Chemists make stable compound featuring a silicon atom that forgoes tetrahedral geometry
Silicon has entered flatland with the first stable compound featuring a planar – rather than tetrahedral – tetracoordinated silicon atom. The unusual molecule was made possible by stabilisation coming from two metal centres as well as an aromatic core.
In 1874, chemists Joseph Le Bel and Jacobus van ‘t Hoff recognised independently that carbon prefers a 3D, tetrahedral arrangement for its substituents. Indeed, flattening a 3D molecule like methane would require an enormous amount of energy – more than 600kJ per mol. But that didn’t stop researchers from trying to make planar tetracoordinated carbon compounds, the first of which was reported in the late 1980s.
But flat tetravalent silicon has proven harder to make, despite the fact that deforming the silicon analogue of methane – tetrahydrosilane – from tetrahedral to planar has been calculated to require significantly less energy (450kJ per mol). Only one example of flat silicon was known, a gas-phase species that had never been isolated.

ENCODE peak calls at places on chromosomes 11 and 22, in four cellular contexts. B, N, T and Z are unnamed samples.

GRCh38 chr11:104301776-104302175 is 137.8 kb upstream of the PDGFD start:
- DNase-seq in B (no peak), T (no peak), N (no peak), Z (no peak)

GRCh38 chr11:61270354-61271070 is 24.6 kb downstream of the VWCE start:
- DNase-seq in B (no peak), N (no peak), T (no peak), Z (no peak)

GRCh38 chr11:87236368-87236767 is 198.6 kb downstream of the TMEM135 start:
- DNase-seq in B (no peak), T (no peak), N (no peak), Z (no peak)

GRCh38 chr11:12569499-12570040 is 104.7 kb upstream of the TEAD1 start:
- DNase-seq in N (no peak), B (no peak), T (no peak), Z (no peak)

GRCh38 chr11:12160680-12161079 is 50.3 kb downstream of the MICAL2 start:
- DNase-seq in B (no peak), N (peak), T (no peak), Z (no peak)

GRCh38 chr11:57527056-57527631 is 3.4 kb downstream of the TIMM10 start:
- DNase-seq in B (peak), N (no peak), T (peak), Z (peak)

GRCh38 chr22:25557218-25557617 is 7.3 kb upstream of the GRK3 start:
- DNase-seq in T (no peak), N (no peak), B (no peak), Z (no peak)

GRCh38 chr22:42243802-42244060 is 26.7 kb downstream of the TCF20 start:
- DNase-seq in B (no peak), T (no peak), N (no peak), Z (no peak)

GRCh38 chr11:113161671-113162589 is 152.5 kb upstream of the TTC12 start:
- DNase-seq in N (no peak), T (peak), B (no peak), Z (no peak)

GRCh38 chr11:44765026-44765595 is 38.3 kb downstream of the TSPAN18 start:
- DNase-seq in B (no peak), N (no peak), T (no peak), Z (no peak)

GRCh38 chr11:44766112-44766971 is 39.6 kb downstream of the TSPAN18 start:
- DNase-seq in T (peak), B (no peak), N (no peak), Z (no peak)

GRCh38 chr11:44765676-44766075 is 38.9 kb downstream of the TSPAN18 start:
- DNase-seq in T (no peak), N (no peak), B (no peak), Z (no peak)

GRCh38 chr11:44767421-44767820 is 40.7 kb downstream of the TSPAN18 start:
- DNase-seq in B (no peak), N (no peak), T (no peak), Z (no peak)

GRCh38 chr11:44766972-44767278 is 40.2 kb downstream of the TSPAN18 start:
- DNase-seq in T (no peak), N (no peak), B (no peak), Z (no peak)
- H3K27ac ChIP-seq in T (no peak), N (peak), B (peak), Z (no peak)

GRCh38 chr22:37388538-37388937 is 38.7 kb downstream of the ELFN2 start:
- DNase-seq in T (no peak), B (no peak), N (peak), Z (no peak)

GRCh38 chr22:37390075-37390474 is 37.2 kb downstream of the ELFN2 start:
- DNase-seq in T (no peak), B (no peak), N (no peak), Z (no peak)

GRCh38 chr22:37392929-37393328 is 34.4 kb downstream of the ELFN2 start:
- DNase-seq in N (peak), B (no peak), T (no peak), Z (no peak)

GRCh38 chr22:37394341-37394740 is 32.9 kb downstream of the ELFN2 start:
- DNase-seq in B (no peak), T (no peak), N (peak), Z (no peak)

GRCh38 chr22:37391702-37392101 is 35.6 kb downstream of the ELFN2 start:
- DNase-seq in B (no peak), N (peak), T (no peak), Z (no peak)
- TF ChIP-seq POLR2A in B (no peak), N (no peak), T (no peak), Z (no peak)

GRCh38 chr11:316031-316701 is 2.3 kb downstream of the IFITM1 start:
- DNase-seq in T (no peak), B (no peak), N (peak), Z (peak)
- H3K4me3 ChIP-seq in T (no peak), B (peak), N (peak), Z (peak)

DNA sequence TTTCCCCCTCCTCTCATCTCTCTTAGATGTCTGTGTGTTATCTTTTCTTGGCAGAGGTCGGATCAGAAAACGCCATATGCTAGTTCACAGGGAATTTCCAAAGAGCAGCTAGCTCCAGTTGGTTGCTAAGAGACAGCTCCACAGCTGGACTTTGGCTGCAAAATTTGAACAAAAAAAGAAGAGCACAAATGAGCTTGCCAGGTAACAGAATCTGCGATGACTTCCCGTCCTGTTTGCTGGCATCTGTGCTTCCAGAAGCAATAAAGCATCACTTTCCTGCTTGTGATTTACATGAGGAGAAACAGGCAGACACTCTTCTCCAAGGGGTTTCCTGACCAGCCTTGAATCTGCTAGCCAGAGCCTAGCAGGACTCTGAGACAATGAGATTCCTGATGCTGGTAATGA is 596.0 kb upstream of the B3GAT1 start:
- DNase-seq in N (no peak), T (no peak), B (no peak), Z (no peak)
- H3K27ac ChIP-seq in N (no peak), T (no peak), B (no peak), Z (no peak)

Chemists in Germany have now created the first thermally stable silicon compounds violating the van ‘t Hoff–Le Bel concept. The planar silicon is part of a tricyclic core featuring three fused molecular triangles, one of them containing two flat carbon atoms alongside the flat silicon.
The bright yellow compounds are only moderately air sensitive and don’t decompose until heated to more than 200°C. Weak bonds between the carbon atoms and the two metal atoms on either side – either molybdenum or tungsten – help stabilise the structure. Moreover, the central silicon–carbon triangle receives extra stabilisation from being aromatic, as it has two delocalised π electrons.
P Ghana et al, J. Am. Chem. Soc., 2020, DOI: 10.1021/jacs.0c11628
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